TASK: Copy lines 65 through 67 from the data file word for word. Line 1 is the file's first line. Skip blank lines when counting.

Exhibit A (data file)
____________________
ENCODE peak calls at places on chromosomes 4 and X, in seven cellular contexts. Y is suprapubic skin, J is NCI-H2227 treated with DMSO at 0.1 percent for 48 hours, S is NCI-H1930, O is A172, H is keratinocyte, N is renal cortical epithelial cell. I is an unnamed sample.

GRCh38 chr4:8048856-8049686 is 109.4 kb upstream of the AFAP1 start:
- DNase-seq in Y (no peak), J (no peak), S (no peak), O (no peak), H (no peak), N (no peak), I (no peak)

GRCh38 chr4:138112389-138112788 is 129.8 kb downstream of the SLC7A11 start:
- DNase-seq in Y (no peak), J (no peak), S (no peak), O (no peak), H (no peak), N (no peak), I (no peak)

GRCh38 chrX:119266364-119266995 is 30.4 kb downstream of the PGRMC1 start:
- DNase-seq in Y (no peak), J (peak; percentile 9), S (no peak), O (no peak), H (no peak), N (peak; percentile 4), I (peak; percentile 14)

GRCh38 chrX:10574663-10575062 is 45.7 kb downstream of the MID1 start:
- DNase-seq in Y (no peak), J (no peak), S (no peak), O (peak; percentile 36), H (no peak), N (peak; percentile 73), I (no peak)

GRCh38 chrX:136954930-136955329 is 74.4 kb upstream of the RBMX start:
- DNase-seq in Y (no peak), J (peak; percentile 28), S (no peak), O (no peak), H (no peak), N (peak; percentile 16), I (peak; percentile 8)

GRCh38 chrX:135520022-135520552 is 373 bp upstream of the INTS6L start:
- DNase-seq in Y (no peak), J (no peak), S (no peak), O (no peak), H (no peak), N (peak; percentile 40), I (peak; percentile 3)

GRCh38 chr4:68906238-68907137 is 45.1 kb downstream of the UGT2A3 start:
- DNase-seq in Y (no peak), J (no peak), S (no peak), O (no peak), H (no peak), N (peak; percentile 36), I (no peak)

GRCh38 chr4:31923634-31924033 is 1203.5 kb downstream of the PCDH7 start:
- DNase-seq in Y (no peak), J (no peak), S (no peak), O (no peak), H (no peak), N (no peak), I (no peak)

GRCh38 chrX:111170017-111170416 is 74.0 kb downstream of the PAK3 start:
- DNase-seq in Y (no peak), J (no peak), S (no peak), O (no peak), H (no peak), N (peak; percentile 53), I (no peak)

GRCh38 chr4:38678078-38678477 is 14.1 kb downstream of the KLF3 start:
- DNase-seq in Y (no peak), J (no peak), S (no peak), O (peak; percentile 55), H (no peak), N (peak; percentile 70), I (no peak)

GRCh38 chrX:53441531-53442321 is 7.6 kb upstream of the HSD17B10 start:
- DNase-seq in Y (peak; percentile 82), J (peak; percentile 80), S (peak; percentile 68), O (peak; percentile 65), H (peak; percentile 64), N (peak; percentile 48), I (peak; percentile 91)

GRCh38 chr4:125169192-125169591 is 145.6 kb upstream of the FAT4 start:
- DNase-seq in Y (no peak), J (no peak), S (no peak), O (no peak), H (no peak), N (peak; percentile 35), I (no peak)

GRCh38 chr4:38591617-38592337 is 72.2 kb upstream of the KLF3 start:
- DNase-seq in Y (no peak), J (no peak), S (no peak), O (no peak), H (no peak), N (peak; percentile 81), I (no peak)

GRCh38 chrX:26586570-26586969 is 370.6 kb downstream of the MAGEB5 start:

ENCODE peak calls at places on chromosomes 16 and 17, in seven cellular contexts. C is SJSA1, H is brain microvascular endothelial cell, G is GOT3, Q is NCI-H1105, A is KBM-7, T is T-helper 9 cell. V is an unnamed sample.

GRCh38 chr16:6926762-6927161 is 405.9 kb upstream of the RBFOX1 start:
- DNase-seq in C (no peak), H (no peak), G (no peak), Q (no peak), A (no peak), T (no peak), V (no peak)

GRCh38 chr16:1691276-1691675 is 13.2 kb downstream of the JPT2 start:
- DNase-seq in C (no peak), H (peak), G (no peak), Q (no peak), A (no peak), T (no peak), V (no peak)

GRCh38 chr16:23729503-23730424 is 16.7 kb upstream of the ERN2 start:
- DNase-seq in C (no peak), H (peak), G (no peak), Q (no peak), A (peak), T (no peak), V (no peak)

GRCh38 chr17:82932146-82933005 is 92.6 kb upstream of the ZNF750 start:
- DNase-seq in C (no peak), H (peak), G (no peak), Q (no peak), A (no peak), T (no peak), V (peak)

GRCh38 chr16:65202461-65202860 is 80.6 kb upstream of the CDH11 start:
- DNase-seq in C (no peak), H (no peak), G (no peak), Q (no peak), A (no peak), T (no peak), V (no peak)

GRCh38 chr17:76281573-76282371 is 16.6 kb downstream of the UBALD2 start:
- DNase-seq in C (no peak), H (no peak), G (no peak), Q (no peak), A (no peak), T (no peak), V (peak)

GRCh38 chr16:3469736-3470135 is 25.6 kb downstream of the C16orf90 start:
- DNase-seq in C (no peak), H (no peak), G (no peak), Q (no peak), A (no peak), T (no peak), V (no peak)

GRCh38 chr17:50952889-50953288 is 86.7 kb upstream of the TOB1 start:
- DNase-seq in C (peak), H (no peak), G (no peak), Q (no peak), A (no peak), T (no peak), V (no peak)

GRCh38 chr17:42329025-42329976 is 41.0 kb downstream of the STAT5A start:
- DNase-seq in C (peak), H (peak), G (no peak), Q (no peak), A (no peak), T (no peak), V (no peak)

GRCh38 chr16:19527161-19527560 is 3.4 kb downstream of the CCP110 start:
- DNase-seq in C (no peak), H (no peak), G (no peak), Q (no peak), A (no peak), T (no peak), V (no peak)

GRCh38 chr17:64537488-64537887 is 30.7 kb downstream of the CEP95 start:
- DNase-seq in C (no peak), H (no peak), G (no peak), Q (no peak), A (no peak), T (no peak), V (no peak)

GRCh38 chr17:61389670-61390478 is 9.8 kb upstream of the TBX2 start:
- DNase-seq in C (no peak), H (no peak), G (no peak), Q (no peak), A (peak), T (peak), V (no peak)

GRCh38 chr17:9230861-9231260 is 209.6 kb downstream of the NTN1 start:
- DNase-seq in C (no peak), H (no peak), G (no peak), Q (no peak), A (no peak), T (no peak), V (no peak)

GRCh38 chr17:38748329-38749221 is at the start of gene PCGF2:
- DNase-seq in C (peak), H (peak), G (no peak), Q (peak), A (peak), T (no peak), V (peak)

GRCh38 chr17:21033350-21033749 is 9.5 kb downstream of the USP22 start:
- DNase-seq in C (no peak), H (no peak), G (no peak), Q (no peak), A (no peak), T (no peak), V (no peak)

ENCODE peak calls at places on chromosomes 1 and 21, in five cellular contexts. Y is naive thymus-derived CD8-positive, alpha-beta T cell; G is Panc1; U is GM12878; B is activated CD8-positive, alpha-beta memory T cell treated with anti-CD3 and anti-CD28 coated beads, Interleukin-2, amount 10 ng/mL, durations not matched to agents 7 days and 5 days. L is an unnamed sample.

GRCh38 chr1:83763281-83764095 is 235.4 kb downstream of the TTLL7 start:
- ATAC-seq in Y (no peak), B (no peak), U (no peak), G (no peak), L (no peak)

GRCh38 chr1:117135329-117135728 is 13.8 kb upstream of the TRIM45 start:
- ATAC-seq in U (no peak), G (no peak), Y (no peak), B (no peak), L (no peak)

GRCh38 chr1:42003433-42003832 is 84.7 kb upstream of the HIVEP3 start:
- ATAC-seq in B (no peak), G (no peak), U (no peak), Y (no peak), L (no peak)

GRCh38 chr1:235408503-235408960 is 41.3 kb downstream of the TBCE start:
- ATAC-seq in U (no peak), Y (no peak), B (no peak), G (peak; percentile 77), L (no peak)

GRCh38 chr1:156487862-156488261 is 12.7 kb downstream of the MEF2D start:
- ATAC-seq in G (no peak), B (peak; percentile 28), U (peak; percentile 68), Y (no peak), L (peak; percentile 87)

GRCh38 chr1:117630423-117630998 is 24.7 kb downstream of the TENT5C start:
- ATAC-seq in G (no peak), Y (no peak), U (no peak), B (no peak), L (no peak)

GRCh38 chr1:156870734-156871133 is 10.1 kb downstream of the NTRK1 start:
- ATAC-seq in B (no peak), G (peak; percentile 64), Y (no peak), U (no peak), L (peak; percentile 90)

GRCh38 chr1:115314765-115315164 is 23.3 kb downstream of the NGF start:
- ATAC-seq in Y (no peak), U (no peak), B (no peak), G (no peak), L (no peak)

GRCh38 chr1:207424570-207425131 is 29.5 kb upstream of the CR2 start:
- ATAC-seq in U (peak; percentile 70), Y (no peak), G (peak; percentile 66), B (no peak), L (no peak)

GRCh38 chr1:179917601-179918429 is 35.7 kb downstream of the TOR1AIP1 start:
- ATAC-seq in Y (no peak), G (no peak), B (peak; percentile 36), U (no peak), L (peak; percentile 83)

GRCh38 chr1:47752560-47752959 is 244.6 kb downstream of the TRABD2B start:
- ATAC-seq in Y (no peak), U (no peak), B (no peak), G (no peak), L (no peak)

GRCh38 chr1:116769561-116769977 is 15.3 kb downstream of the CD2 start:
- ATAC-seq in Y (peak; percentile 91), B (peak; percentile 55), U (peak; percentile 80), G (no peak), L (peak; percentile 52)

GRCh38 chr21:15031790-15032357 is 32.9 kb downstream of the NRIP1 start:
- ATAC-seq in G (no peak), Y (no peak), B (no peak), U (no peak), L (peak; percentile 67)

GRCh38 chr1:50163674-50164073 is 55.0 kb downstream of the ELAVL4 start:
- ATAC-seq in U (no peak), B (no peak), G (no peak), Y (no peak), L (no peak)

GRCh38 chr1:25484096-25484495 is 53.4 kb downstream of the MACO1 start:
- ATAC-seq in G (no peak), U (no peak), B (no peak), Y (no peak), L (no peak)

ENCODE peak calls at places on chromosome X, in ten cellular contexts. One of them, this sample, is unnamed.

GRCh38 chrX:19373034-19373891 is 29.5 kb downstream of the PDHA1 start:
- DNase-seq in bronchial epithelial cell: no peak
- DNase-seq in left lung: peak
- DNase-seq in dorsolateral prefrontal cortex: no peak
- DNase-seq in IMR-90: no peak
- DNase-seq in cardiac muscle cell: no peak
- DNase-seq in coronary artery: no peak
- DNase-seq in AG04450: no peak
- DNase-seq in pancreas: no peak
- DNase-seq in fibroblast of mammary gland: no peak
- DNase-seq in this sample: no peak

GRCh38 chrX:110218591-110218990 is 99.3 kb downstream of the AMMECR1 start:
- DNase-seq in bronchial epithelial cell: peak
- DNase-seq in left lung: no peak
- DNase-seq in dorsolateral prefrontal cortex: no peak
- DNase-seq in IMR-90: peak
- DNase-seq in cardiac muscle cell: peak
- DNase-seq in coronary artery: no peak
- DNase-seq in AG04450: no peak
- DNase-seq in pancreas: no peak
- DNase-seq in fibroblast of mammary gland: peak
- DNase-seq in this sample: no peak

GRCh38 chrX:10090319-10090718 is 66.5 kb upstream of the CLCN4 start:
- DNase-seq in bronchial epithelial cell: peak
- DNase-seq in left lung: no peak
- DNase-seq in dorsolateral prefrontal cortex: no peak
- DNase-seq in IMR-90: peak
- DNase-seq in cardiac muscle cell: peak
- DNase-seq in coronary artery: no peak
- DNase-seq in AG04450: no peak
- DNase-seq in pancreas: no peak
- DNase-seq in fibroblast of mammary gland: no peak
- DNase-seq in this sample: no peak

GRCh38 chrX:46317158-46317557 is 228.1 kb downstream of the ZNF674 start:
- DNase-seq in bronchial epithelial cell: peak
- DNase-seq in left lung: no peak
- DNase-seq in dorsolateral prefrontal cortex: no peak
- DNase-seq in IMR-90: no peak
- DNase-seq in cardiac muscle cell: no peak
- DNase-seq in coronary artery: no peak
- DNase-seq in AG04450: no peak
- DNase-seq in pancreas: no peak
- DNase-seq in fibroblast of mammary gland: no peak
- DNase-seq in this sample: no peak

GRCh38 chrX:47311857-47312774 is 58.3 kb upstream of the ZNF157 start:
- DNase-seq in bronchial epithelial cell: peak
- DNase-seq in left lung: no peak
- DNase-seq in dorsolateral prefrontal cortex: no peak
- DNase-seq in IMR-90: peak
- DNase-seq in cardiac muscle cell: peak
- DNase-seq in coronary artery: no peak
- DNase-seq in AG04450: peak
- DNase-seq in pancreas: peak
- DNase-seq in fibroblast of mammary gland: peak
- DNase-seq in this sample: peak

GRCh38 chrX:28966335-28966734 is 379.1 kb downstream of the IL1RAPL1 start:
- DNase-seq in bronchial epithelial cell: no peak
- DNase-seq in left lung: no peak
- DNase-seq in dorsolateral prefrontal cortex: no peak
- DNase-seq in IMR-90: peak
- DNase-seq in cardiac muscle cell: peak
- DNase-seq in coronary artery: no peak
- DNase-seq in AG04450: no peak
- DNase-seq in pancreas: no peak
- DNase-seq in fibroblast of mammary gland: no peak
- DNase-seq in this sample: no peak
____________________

GRCh38 chr1:42003433-42003832 is 84.7 kb upstream of the HIVEP3 start:
- ATAC-seq in B (no peak), G (no peak), U (no peak), Y (no peak), L (no peak)

GRCh38 chr1:235408503-235408960 is 41.3 kb downstream of the TBCE start: